Portions of the Left are up in arms about a trial the Tories plan to roll out at the next local elections during which British voters will be asked to present identification if they wish to vote. Or more to the point, people in certain parts of the country will be momentarily disenfranchised should they fail to produce photo ID. To clarify: when I say “portions of the Left” what I really mean is The Guardian and a few other left-leaning outlets; the Labour leadership office is too busy worrying about how to get bankers to drown in their own excrement and crowing about how Vladimir Putin is a shining force for good in the world, of course.
Many on the Right are asking what the big deal is – voter fraud needs to be eliminated after all, and how else to do it but through ID at polling stations. Except of course that election fraud isn’t really a huge problem in the UK. The one area of minor concern is postal voting fraud, but ID demands at polling stations will do absolutely nothing to combat this problem.
The other comment from the right on this issue is that Labour are only worried about this for partisan reasons; that in poorer parts of the country, ID is supposedly less plentiful. Are the Tories living in the 20th century? Poor people don’t vote Labour anymore, only extremely wealthy people in London do. And Labour aren’t concerned about this anyway, at least the leadership isn’t – Corbyn is obsessed with trying not to seem anti-Semitic and babbling about the Iraq War in translucent terms, not whether people in Rotherham will be denied a vote because they’ve never applied for a passport.
Since Labour can’t make a good case for why requiring ID to vote is a bad idea, I’ll make one myself. Not having to yank out one’s identification papers for everything is one of the great joys of living in Britain. I seem to recall the Tories making the case for this themselves in the 2010 election when they likened introducing ID cards to having to live during WWII. Now they want to disenfranchise the ID-less? I’m sure the irony is lost on senior Tories that introducing ID cards is the only way to make the voter ID plan make any sense at all.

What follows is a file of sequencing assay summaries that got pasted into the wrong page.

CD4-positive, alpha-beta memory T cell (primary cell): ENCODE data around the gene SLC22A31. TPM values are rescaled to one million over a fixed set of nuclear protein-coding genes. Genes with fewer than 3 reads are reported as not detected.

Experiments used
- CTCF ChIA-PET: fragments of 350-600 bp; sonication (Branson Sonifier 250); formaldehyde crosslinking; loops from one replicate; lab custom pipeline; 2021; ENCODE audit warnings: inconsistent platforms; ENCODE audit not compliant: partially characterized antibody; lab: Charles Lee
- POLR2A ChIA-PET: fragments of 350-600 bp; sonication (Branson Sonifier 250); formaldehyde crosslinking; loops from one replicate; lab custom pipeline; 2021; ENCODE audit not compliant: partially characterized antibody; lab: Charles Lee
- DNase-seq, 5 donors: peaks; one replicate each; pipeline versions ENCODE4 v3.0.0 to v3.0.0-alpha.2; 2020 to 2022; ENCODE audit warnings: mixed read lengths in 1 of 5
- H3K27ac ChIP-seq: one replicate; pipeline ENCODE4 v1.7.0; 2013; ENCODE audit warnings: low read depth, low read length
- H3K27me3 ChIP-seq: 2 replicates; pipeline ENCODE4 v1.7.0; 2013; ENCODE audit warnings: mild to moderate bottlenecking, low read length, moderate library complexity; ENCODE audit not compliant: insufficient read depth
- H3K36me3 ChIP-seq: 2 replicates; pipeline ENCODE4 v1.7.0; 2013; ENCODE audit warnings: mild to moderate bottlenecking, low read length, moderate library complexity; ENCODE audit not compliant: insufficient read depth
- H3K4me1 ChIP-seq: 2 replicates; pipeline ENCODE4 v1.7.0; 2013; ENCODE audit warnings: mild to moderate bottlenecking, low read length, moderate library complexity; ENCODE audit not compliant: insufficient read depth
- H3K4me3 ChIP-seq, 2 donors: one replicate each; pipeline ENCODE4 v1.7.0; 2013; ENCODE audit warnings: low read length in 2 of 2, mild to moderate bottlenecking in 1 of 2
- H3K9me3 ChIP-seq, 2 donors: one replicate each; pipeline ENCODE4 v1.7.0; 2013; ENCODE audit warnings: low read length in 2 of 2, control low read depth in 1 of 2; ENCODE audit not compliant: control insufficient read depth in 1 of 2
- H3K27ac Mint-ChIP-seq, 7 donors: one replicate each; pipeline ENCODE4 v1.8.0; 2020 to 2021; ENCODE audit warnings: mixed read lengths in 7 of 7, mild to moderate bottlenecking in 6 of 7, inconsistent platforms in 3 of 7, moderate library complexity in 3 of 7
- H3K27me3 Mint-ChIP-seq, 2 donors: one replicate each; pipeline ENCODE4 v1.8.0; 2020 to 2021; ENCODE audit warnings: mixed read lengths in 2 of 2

If we had a huge problem in this country with voter fraud I’d willing to consider this, but we don’t, and again, the biggest source of voter fraud won’t be covered by this move anyhow. The only reason that makes any sense at all is for the Conservative Party to supposedly gain yet another electoral advantage over Labour, a party that is dying in front of our eyes on their own steam anyhow.
ID or no vote is a bad policy, one that is bad for very traditionally Tory reasons as well. Shame not many Tories can recognise that at present.
Joanna Bryson says
Try LibDems for a party working against ID and for individuality.
No Nick I opposed the National ID system for three main reasons:  the massive backup data base of personal information which would sooner or later be available to every nosy public servant,  because, despite Blunkett’s assurance, we would be required to carry and produce papers at official request,  it was compulsory.. However, this proposal is different.I find that I am required to ID myself to a number of organisations. For that purpose I have a number of photo ID cards: passport, driving licence, OAP bus pass, library card, charity ID for some voluntary work I do, and a swimming pool pass for discounted entry. I do not object to my ID being checked when necessary by one of these cards – and any one of these could ID me for voting purposes.
Above all, this is a missed opportunity. Obviously it will take a while for the public servants in the polling station to check the information on the identity card against the new database. That would be the ideal opportunity for the voter to swear the new oath of allegiance to Greater Britain.